MSKCC has since published the largest series of ultracentral tumors treated with SABR to date, a cohort of 88 patients (14). The most notable finding is the statistically significant correlation between antiangiogenic agent exposure (such as bevacizumab) and the incidence of fatal pulmonary hemorrhage. Four of six patients who experienced SABR-related death had exposure to such agents, and led us to the conclusion that the combination of SABR and antiangiogenic therapy produces synergistic toxicity in ultracentral patients and therefore should be avoided. An association between antiangiogenic agents and SABR-induced toxicity has previously been described in abdominal sites (15).
Ideally, questions about the safety of SABR in ultracentral tumors should be answered in the prospective setting. The RTOG 0813 trial described above included a relatively small number of ultracentral patients and was not specifically designed to compare ultracentral vs. central patients. A Canadian trial, SUNSET (ClinicalTrials.gov identifier: NCT03306680), has now been activated with the aim of determining the maximum tolerated SABR dose in ultracentral patients, though it uses the more liberal definition of PTV rather than GTV overlapping PBT.
Whether ablative radiotherapy doses can safely be given to ultracentral tumors therefore remains an unanswered question. It also is a clinically important one. Not only can primary lung cancers arise in an ultracentral location, but metastases as well. Because of rapidly increasing interest in radical local therapy for oligometastatic disease, determining the optimal local treatment for ultracentral tumors is a crucial one, as this is not an uncommon presentation. Ultracentral lung metastases often are not technically feasible to be surgically resected (at least, not without large operations such as bilobectomy or pneumonectomy) or undergo radiofrequency ablation, leaving radiotherapy as the only remaining local therapy option. While conventionally fractioned radiation or low-dose SABR (such as 30 Gy in 5 fractions) could be given, the lower biologically effective dose means that durable local control is unlikely, potentially defeating the purpose of comprehensive radical local therapy.
Besides prospective trials, an important component of answering safety questions around ultracentral SABR is the effort to identify precise dose-volume limits for the proximal airways and other mediastinal structures, such as the heart, esophagus, and great vessels. The RTOG 0618 trial specified comprehensive dose-volume constraints for normal structures, and further reports focusing on dosimetric details and analyses should be valuable, and are eagerly awaited. The VUMC group has published an analysis of dosimetric predictors for high-grade toxicity in central SABR patients, derived from detailed study of bronchial structures in 195 patients (16). More such data is needed, though the challenge will then be to synthesize data from different series and institutions and derive generalizable and consensus predictors of toxicity. This is far from assured, given the very heterogeneous nature of ultracentral tumor presentations and definitions, and the increasing variety of SABR fractionation schemes being employed at various centers. There also remains the distinct possibility that tumors directly abutting the PBT or other important mediastinal structures increase the risk of SABR through direct physical invasion, in which case normal tissue dose-volume metrics alone would not entirely predict the risk of severe toxicity.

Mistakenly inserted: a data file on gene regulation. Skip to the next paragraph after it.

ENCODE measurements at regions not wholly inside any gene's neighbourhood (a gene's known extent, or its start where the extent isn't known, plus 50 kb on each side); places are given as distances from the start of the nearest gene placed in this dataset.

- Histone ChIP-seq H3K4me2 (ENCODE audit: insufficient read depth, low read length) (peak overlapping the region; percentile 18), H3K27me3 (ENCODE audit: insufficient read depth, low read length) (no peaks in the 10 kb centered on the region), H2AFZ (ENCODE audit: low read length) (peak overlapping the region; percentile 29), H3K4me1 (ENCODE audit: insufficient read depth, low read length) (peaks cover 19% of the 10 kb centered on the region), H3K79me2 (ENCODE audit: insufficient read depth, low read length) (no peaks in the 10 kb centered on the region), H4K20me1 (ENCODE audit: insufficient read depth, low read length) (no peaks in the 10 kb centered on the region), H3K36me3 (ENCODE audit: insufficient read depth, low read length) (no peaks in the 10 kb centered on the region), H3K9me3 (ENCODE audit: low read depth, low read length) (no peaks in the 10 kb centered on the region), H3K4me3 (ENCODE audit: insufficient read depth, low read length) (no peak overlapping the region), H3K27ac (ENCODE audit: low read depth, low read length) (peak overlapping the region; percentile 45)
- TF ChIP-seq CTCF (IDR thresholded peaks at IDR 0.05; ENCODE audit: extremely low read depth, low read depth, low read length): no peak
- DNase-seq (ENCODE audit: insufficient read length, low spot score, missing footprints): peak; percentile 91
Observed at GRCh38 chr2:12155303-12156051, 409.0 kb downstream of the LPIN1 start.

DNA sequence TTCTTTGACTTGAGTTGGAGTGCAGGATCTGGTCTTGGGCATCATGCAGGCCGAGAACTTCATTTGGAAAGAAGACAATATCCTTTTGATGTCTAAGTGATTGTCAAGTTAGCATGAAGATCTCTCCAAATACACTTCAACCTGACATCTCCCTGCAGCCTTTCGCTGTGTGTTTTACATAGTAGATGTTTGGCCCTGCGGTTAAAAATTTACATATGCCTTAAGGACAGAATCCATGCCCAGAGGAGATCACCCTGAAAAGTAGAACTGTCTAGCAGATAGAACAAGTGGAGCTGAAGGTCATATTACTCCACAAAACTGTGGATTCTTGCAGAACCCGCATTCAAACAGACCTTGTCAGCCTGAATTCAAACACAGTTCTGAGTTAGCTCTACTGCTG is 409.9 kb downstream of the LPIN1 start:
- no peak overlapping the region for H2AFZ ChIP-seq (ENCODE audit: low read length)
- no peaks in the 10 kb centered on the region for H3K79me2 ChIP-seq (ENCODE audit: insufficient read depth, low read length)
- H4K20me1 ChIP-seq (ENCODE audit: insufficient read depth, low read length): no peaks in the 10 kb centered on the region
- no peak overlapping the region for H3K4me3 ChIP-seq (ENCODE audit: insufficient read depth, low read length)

At our center we have moved towards 8- and 15-fraction schemes (both to a total dose of 60 Gy) when deploying SABR for ultracentral tumors, both of which have precedent in the literature. We favor the 8-fraction regimen, which was popularized by VUMC, for smaller tumors abutting the PBT (17). The 15-fraction regimen is derived from a Canadian Phase II trial, and we favor this scheme for tumors with a greater degree of encasement of the proximal airways, or an otherwise greater interface with sensitive mediastinal structures (18). It should be noted that the biologically effective dose for this 15-fraction regimen is lower as well.
In conclusion, the safety of SABR for ultracentral NSCLC remains uncertain, despite an increasing number of retrospective analyses, and the publication of the RTOG 0813 trial. Although there remains relatively little published data specifically on ultra-central tumors, and not all extant reports identified higher toxicity, it seems prudent to regard ultra-central tumors as an especially high-risk subset warranting a distinct approach from other central tumors. For example, we would not consider 60 Gy in 5 fractions to be advisable for ultracentral tumors in general, despite the results of RTOG 0813, but would favor more highly fractionated, and possibly lower-BED, schemes. Due to the association with fatal pulmonary hemorrhage, it is strongly discouraged to use SABR for ultracentral tumors in close proximity (≤30 days) to exposure to antiangiogenic agents.
Whether risk-adapted fractionation (e.g., using more than 5 fractions to deliver an ablative dose) can effectively mitigate severe toxicity remains to be seen. It is also hoped that robust dose-volume limits for normal structures will be validated, to guide the appropriate application of SABR in this setting. Undoubtedly, more robust data and guidelines are needed. For now, the question of SABR for ultracentral tumors (both primary NSCLC and oligometases) will remain one of the most delicate clinical judgments a radiation oncologist must make. It requires us to consider uncertain and serious risks, which nevertheless may be outweighed by the potentially grave consequences of tumor progression in a location that frequently cannot be addressed with any other local treatment modality.
Conflicts of Interest: The author has no conflicts of interest to declare.
Ethical Statement: The author is accountable for all aspects of the work in ensuring that questions related to the accuracy or integrity of any part of the work are appropriately investigated and resolved.